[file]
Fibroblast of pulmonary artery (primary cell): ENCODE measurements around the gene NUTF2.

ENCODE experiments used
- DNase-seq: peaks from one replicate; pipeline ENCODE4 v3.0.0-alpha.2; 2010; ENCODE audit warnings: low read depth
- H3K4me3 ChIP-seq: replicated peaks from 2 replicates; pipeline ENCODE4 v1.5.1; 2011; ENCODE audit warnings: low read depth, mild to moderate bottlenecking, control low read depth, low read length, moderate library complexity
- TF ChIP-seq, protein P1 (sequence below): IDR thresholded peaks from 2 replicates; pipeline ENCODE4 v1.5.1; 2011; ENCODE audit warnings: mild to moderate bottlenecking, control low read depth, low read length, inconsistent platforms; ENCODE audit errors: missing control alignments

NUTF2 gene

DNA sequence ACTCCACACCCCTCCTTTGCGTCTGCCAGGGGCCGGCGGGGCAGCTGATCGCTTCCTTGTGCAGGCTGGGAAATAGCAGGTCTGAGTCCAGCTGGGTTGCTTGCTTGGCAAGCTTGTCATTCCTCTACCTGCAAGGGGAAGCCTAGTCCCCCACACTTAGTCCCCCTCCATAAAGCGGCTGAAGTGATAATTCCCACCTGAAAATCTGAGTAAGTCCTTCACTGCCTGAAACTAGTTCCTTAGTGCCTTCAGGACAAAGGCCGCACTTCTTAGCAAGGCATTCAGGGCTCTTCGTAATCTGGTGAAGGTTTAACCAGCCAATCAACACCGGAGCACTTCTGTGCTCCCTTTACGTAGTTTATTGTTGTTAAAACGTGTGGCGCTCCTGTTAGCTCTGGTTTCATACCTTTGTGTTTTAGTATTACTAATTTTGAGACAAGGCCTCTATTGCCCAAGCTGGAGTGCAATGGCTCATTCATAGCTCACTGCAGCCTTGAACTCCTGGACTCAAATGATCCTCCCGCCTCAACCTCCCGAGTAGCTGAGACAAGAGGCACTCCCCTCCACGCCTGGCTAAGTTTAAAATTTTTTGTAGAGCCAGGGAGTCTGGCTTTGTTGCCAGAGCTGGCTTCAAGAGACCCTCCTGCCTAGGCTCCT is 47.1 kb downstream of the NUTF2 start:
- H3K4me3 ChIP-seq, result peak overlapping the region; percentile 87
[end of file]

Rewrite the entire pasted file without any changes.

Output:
Fibroblast of pulmonary artery (primary cell): ENCODE measurements around the gene NUTF2.

ENCODE experiments used
- DNase-seq: peaks from one replicate; pipeline ENCODE4 v3.0.0-alpha.2; 2010; ENCODE audit warnings: low read depth
- H3K4me3 ChIP-seq: replicated peaks from 2 replicates; pipeline ENCODE4 v1.5.1; 2011; ENCODE audit warnings: low read depth, mild to moderate bottlenecking, control low read depth, low read length, moderate library complexity
- TF ChIP-seq, protein P1 (sequence below): IDR thresholded peaks from 2 replicates; pipeline ENCODE4 v1.5.1; 2011; ENCODE audit warnings: mild to moderate bottlenecking, control low read depth, low read length, inconsistent platforms; ENCODE audit errors: missing control alignments

NUTF2 gene

DNA sequence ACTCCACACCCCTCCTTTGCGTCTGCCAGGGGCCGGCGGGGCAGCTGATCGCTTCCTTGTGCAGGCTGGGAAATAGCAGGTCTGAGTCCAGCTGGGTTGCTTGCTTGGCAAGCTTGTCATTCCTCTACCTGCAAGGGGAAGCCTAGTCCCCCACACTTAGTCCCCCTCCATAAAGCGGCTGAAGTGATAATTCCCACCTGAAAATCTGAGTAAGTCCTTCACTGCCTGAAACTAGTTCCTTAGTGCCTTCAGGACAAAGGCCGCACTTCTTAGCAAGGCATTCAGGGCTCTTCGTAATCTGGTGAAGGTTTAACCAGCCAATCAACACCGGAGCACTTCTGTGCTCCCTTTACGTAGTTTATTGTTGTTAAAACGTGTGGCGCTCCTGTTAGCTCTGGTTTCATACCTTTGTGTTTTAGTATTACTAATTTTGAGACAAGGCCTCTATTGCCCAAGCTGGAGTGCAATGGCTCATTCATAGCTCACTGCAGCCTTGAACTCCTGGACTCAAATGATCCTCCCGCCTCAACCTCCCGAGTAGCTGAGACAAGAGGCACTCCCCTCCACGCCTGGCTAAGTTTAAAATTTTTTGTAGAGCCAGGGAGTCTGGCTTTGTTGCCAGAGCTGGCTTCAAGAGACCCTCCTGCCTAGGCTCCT is 47.1 kb downstream of the NUTF2 start:
- H3K4me3 ChIP-seq, result peak overlapping the region; percentile 87